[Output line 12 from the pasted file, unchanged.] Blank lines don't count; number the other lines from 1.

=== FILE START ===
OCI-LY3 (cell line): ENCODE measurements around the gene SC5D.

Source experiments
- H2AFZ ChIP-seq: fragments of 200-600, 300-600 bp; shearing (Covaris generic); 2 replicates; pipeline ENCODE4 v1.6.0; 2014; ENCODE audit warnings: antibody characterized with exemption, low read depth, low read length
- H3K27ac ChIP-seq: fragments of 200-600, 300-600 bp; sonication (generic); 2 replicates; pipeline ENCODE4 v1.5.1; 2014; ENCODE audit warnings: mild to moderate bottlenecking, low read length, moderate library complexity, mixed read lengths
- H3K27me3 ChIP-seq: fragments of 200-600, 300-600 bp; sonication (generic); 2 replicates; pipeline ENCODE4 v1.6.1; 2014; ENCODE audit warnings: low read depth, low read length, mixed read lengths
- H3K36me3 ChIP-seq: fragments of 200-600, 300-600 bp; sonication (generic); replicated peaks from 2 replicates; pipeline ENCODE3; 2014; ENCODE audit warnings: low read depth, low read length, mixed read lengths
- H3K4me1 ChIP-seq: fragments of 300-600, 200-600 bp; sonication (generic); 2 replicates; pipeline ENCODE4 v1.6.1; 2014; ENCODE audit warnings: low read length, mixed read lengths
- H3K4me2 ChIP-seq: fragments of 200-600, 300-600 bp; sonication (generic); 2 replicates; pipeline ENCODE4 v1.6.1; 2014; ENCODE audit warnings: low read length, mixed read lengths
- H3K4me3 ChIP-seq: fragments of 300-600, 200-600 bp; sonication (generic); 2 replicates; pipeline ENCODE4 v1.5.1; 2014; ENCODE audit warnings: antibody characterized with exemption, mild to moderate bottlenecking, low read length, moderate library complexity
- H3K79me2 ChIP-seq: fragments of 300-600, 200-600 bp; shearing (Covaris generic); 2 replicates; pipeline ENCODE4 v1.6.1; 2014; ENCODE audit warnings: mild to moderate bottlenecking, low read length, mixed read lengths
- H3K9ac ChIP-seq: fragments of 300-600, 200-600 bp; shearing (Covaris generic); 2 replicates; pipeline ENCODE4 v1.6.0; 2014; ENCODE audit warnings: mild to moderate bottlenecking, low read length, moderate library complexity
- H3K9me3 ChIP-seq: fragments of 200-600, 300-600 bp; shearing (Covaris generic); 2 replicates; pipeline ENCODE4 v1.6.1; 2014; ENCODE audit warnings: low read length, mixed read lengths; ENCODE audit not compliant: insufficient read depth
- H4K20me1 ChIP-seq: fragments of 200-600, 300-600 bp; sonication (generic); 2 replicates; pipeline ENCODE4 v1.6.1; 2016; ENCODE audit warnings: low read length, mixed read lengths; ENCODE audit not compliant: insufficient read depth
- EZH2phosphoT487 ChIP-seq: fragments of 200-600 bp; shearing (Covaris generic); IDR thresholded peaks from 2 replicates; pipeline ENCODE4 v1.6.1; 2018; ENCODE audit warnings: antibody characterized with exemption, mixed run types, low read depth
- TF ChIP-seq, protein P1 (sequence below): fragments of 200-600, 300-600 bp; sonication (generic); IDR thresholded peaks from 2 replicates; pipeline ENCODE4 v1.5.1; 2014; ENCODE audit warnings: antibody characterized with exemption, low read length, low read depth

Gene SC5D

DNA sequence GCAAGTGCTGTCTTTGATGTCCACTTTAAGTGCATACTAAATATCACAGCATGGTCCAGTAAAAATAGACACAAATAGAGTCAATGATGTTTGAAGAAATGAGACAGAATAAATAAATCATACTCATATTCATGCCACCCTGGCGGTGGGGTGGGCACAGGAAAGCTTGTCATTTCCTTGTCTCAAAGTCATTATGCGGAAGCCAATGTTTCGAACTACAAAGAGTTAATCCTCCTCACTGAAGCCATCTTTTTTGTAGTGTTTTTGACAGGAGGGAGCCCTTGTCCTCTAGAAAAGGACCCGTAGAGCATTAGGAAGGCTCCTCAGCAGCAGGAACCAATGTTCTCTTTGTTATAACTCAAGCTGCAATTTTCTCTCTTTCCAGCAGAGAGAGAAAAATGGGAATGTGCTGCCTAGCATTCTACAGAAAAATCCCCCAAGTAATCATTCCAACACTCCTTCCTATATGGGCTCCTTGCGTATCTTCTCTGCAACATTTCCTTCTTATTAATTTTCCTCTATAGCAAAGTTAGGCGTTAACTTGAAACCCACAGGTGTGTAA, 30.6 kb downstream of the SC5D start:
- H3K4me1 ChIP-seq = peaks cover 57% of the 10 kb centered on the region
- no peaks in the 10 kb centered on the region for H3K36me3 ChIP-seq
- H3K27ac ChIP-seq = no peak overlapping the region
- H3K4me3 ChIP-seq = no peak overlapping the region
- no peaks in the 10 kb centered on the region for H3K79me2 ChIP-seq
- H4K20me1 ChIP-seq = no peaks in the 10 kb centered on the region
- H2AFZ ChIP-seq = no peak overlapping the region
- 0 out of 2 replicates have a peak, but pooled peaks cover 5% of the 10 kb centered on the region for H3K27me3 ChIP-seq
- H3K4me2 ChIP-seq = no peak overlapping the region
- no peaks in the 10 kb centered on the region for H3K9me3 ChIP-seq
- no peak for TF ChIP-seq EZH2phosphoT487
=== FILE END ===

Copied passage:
- H3K9me3 ChIP-seq: fragments of 200-600, 300-600 bp; shearing (Covaris generic); 2 replicates; pipeline ENCODE4 v1.6.1; 2014; ENCODE audit warnings: low read length, mixed read lengths; ENCODE audit not compliant: insufficient read depth